Risk and Protective Factors Associated with Excessive Social Media Use, Addiction, and Reduction in a Hispanic/Latinx College Student Sample
The literature on social media as a behavioral addiction has grown considerably over the past decade. Excessive social media use and social media addiction have been associated with multiple adverse health consequences. Nevertheless, there is a paucity of research assessing potential risk and protective factors for social media use, social media addiction, failure to control one’s social media use, and motivation to reduce social media use in a Hispanic/Latinx sample. This study aimed to fill this gap in the literature by assessing potential risk and protective factors within the National Institute of Minority Health and Health Disparities Research Framework. Hispanic/Latinx college students (n = 273; 76.9% female) completed an online survey that assessed weekly social media use, social media addiction, social media self-control failure, motivation to reduce social media use acculturation, perceived microaggression, familism, fear of missing out (FoMO), impulsivity, social media craving (SMC), social prioritization, social comparison, and general social media tendencies. Univariate analyses determined independent variables to be assessed in four linear regression models. Results indicated that weekly social media use was negatively associated with biological sex, attentional impulsivity and social comparison, and positively associated with SMC, primarily using social media at work, and current use of social media use relative to use pre-COVID-19 pandemic. Social media addiction was positively associated with frequency of posting on social media in Spanish, FoMO, SMC, current use of social media relative to use pre-COVID-19 pandemic, and restriction of social media use at home. Social media self-control failure was negatively associated with acculturative language and positively associated with frequency of social media posting in English, attentional impulsiveness, SMC, and restriction of social media use at home. Motivation to reduce social media use was positively associated with country of residence. Future directions for research include the use of prospective studies that extend current findings by including other socioecological domains or levels of influence and/or other Latinx non-college student, emerging adult groups. Clinical implications include targeting key factors such as SMC and FoMO through the use of mindfulness and cognitive behavioral-based interventions to promote healthier social media use patterns.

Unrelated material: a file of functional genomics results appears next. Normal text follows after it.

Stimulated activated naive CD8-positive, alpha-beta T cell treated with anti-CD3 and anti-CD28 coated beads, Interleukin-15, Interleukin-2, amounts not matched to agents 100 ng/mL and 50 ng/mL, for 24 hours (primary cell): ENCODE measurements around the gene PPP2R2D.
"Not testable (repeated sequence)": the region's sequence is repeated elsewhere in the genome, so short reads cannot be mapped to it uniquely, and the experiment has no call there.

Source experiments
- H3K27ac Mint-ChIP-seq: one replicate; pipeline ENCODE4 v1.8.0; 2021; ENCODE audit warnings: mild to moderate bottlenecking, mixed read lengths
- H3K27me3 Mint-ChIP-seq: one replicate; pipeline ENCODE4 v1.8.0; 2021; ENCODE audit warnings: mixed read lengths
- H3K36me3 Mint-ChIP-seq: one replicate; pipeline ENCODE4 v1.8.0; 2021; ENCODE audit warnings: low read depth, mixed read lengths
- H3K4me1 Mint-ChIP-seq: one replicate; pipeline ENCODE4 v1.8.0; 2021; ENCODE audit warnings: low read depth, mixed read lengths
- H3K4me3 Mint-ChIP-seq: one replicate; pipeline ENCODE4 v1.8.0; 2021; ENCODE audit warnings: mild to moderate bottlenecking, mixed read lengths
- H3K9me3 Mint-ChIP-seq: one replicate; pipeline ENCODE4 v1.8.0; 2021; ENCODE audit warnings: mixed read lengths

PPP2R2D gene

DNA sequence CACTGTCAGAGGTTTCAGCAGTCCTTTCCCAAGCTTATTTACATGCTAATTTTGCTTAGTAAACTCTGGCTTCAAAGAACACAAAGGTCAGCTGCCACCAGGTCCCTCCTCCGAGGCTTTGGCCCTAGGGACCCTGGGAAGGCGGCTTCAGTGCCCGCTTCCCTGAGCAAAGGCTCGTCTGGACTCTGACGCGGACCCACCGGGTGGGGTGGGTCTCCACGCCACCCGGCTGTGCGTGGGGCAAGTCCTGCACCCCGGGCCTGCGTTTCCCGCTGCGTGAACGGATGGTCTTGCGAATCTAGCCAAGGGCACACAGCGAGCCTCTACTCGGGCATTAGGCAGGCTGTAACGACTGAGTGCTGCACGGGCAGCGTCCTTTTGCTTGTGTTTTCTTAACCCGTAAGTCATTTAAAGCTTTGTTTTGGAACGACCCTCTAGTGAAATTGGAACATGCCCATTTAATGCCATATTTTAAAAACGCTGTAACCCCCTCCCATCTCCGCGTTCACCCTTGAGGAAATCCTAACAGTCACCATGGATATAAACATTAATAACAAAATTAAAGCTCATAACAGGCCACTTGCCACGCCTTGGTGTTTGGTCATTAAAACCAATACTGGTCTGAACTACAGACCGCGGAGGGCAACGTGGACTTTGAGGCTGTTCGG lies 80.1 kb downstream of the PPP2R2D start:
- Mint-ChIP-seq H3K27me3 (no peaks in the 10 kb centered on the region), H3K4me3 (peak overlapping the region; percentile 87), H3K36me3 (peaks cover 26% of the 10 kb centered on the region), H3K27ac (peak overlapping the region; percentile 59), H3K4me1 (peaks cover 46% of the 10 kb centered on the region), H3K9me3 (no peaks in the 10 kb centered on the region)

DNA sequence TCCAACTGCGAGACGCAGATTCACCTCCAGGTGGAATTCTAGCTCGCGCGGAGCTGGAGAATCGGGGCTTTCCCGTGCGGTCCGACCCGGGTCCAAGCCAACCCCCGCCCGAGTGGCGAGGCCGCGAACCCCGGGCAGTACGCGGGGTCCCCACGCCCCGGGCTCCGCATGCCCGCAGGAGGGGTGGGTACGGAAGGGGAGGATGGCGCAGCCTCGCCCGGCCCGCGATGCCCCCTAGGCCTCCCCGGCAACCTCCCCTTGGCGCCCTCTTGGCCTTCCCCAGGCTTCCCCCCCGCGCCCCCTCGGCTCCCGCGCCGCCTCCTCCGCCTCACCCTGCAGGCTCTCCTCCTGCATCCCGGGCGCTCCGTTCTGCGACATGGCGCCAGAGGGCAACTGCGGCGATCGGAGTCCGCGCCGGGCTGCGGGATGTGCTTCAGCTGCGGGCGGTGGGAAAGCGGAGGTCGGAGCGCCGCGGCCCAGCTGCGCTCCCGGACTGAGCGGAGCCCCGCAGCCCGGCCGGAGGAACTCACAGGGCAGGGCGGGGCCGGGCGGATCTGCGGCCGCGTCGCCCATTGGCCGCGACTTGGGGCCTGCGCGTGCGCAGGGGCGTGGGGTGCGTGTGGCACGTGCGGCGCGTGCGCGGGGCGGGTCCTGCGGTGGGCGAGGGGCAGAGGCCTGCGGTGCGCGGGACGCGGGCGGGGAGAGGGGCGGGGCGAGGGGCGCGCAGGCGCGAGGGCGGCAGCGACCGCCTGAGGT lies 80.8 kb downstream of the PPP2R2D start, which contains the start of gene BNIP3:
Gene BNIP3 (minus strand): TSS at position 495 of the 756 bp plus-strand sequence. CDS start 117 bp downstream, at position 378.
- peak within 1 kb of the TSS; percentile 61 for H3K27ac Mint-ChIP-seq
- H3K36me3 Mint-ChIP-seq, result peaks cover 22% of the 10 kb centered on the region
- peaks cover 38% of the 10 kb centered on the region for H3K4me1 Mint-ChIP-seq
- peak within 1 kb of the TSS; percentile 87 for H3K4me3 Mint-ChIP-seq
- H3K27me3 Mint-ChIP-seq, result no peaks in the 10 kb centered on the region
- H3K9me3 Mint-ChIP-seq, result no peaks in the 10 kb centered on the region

Psychology|Higher education|Web Studies|Mental health|Hispanic American studies
Lerma, Marcos, "Risk and Protective Factors Associated with Excessive Social Media Use, Addiction, and Reduction in a Hispanic/Latinx College Student Sample" (2021). ETD Collection for University of Texas, El Paso. AAI28497916.